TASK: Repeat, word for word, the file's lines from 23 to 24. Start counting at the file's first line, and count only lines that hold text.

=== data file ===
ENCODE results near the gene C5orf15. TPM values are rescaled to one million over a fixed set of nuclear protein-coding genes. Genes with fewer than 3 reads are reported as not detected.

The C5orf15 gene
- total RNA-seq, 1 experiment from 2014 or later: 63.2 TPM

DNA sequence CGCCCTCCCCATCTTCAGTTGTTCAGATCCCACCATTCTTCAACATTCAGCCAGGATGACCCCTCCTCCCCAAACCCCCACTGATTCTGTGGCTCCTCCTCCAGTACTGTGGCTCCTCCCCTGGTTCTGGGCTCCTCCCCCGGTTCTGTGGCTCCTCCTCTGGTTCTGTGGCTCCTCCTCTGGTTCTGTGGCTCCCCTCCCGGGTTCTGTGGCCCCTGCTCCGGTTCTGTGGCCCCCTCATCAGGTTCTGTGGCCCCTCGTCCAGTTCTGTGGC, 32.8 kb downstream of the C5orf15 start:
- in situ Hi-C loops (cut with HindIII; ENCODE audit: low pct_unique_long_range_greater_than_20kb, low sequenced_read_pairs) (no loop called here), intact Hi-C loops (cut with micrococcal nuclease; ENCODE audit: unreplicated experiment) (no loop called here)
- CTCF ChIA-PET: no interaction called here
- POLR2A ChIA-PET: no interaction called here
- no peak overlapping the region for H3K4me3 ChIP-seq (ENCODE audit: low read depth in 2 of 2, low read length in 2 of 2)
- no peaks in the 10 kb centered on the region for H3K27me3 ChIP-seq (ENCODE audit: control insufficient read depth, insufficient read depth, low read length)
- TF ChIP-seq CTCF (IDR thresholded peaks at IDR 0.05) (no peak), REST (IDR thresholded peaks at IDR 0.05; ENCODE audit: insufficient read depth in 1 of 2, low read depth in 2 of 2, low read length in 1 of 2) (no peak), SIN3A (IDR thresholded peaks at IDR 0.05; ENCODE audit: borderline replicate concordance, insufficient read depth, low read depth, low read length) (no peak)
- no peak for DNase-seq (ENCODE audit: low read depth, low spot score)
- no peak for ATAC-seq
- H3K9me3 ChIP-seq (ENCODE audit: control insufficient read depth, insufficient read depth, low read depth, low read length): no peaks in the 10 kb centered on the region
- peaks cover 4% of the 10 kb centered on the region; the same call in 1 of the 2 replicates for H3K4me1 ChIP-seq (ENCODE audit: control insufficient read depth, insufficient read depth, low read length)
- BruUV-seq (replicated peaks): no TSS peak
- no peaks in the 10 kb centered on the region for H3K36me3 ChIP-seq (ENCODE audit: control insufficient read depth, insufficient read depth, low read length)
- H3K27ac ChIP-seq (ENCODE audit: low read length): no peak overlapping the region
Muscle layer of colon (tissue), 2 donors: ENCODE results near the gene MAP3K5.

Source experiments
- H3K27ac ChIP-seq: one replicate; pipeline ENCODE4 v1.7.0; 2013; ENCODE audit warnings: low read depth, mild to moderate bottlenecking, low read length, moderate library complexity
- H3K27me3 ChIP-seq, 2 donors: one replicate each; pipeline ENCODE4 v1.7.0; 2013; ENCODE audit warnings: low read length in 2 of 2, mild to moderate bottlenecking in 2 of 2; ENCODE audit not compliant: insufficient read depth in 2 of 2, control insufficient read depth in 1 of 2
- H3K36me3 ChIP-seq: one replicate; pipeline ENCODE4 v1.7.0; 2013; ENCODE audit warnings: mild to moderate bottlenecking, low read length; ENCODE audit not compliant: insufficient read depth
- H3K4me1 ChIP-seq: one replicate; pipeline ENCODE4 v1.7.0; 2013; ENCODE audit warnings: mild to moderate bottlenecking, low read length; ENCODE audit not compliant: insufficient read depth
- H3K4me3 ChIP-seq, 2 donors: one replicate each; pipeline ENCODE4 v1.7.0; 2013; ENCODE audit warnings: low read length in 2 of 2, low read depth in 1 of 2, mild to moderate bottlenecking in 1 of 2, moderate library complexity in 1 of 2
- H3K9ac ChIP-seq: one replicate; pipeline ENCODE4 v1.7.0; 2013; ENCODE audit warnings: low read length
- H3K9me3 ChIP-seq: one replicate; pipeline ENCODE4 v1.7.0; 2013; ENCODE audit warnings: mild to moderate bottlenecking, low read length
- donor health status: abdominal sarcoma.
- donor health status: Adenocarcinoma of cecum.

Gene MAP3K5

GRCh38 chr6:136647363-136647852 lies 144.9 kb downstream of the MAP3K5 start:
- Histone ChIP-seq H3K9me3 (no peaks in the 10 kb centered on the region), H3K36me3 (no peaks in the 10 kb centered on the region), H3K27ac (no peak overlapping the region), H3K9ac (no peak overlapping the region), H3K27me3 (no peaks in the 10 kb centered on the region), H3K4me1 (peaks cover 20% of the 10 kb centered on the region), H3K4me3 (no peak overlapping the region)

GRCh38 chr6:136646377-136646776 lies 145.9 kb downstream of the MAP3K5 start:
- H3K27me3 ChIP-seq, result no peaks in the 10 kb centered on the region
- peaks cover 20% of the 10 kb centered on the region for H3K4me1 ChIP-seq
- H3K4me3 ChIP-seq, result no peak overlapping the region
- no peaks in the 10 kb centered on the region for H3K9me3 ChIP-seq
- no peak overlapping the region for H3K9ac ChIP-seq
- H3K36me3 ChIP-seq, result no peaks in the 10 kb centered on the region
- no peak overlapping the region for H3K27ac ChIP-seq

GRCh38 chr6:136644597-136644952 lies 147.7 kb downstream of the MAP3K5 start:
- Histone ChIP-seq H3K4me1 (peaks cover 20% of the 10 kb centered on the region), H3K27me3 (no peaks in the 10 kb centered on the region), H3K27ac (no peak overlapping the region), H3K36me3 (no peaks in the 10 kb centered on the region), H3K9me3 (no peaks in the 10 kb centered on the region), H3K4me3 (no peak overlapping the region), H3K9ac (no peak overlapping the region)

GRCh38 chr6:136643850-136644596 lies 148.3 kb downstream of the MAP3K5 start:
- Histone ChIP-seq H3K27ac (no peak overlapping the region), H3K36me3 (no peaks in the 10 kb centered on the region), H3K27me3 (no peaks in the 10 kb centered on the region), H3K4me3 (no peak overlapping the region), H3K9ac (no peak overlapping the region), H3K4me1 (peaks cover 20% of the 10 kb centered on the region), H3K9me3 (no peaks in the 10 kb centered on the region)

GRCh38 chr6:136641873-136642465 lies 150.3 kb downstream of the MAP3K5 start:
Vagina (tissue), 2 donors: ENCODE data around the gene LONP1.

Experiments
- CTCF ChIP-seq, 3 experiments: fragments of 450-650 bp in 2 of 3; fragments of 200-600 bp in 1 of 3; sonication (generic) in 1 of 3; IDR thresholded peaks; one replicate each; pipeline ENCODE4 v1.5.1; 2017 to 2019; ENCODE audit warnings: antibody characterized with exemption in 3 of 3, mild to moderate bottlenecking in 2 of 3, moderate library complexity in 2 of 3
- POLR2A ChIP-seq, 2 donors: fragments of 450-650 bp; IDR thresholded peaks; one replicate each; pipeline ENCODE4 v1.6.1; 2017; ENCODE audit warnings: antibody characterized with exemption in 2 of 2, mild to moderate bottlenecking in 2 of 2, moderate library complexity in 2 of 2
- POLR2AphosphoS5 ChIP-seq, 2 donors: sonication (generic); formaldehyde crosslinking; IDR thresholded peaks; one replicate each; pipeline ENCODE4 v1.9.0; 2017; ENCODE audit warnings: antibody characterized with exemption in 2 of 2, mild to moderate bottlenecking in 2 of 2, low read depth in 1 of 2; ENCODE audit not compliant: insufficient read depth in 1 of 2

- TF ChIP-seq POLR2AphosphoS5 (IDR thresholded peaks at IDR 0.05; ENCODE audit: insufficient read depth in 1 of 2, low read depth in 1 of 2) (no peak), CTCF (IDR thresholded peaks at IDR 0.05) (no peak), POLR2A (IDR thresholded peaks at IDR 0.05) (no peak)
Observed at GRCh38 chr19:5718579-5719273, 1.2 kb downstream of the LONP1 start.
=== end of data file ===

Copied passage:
- H3K4me1 ChIP-seq: one replicate; pipeline ENCODE4 v1.7.0; 2013; ENCODE audit warnings: mild to moderate bottlenecking, low read length; ENCODE audit not compliant: insufficient read depth
- H3K4me3 ChIP-seq, 2 donors: one replicate each; pipeline ENCODE4 v1.7.0; 2013; ENCODE audit warnings: low read length in 2 of 2, low read depth in 1 of 2, mild to moderate bottlenecking in 1 of 2, moderate library complexity in 1 of 2